Mounds of Organic Matter

Chicken on Compost Fall foliage is not only beautiful it is also free entertainment for your flock. When doing fall clean-up rake piles of leaves, pine needles, straw, hay and so on, into the outside chicken run. This precursor to dirt won’t last long in its pile as the girls work feverishly to flatten it out! What a great afternoon of fun!



Let Them Play Peek-a-Boo

Vintage Mirror Chickens love reflective surfaces. Anything shiny, that glints in the sun, where they can see themselves preening and fluffing their feathers. A thrift store mirror or a piece of stainless steel screwed to the coop wall or fence boards where it won’t topple over as the girls push and shove to get a better view will provide endless hours distraction from gloomy winter weather.



Odd Playthings

Chickens&Tarp Anything out of the ordinary…for a chicken, at least, can make a wonderfully entertaining plaything to investigate. Garden tools, not sharp ones, though, buckets, boxes, old feed bags (anything, really) will attract a curious chicken.



Protected Dust Bath Area

chickens in city Chickens use dust baths to keep parasites like lice and mites from taking hold on their feathers and affecting their overall health. But, in winter, where mud and snow may prevent a suitable dust bath area one can be created in a sheltered area. Old plywood, windows or bales of straw can be set up to form a bathing area protected from the cold. Dry dirt from inside the barn can be used to fill the bathing area and provide endless hours for fluffing.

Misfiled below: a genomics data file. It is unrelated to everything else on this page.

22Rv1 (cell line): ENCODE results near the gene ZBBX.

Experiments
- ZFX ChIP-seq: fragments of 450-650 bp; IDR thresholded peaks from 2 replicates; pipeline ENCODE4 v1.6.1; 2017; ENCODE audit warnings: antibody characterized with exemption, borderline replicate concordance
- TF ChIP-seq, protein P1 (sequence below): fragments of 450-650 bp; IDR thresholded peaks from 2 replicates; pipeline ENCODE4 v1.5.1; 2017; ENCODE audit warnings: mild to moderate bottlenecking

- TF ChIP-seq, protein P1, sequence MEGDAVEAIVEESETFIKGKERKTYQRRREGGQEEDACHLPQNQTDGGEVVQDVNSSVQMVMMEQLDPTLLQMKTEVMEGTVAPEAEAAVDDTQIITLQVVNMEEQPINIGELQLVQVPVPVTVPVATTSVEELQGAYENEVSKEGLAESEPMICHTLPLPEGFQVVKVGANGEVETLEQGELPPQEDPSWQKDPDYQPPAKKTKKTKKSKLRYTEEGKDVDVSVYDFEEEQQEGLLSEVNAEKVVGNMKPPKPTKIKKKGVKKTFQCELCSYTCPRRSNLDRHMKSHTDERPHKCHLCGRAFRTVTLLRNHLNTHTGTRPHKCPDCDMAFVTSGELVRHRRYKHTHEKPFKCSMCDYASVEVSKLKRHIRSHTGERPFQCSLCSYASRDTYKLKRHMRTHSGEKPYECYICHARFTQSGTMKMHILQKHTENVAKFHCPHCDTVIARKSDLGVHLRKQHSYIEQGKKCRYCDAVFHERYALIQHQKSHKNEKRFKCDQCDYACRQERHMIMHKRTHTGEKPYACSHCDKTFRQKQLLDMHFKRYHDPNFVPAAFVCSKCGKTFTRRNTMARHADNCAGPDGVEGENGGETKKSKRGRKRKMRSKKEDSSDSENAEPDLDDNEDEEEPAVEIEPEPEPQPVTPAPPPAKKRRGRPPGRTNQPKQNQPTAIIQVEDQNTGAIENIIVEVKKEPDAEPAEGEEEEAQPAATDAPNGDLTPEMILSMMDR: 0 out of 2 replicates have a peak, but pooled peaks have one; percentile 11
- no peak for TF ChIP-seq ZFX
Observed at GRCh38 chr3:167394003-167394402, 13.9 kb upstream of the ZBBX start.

Free Ranging

023 Chickens are hardy creatures even when there’s snow on the ground. They won’t mind cold feet if it means time to run free and see what’s going on. A few bare patches where they can scratch and dig and get off the cold white stuff would be appreciated, too. A pile of hay or straw can also be used to give them a dry place and something to scratch in. But, keep a close eye on your chickens, predators searching for food in winter will find barnyard chickens easy pickings.


Enlarge the Outside Run

Chicken RunExperienced chicken owners allocate about 4-square feet of living space per bird. But, in areas where chickens can’t routinely free-range, especially in winter, more space should be considered. When laying out your coop and run, give as much space as you can spare, giving your chickens room to roam and space where they can hide out for some alone time.


You and Me Together

Week 3: We're half way there.

Long winter days can be hard on both chickens and their owners. Days of gloomy skies, wind, rain or snow can make time move so slowly. Getting outside during breaks in the weather, even if the weather is not optimal, will help not only you, but your flock as well. It’s a kind of chicken therapy. You will get to hang out with them and they will get more comfortable with you being close by, a definite plus if you ever have to catch one to treat an injury or illness.



Chicken TreatChickens love treats! In summer or winter treats can be a great way to add fresh produce and seeds to your flock’s diet. Seed blocks and suet cakes are easy to make and can provide extra nutrition and energy.